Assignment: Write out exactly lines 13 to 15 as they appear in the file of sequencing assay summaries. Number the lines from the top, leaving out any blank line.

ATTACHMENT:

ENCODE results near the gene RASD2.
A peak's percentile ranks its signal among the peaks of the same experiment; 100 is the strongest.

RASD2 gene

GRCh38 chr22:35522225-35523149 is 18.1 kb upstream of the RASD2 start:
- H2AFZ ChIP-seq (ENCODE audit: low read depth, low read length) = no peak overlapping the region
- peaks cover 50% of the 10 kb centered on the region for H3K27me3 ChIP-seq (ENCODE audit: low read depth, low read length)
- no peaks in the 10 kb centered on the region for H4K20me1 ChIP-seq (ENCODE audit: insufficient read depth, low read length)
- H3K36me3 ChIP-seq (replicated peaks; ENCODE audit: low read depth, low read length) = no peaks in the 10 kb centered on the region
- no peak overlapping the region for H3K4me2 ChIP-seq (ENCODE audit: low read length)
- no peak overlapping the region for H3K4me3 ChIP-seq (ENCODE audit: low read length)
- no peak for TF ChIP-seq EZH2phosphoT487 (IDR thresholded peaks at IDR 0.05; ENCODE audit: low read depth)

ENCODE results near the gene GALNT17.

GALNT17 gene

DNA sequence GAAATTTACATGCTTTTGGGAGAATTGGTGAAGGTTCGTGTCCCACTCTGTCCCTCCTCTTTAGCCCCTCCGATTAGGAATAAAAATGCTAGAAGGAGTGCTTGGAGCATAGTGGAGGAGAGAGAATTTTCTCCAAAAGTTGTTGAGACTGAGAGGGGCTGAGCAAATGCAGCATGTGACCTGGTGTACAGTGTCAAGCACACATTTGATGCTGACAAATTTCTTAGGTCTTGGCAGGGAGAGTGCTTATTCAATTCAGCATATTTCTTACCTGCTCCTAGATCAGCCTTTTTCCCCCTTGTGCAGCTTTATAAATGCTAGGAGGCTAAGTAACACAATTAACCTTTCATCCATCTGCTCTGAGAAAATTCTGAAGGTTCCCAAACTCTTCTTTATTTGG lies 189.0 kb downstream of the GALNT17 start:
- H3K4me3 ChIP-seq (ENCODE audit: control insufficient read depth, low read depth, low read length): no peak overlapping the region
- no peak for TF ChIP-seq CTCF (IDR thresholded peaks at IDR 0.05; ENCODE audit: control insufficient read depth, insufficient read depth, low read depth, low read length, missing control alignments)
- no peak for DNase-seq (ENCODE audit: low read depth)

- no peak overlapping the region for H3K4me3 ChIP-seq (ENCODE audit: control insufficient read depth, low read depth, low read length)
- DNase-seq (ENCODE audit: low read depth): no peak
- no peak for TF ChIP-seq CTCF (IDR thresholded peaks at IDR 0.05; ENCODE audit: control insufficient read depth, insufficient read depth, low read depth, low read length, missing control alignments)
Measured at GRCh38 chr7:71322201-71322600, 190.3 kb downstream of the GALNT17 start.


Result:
GALNT17 gene

DNA sequence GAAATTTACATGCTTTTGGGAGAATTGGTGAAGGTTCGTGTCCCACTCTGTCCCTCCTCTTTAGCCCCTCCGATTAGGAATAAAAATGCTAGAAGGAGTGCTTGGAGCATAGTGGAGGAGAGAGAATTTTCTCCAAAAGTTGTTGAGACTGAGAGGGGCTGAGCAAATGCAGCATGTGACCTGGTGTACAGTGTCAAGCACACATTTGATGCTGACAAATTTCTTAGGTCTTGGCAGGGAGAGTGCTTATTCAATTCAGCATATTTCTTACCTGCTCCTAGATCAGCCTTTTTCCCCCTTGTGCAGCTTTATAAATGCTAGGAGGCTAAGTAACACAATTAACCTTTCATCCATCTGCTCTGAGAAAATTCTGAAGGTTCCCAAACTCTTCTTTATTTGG lies 189.0 kb downstream of the GALNT17 start:
- H3K4me3 ChIP-seq (ENCODE audit: control insufficient read depth, low read depth, low read length): no peak overlapping the region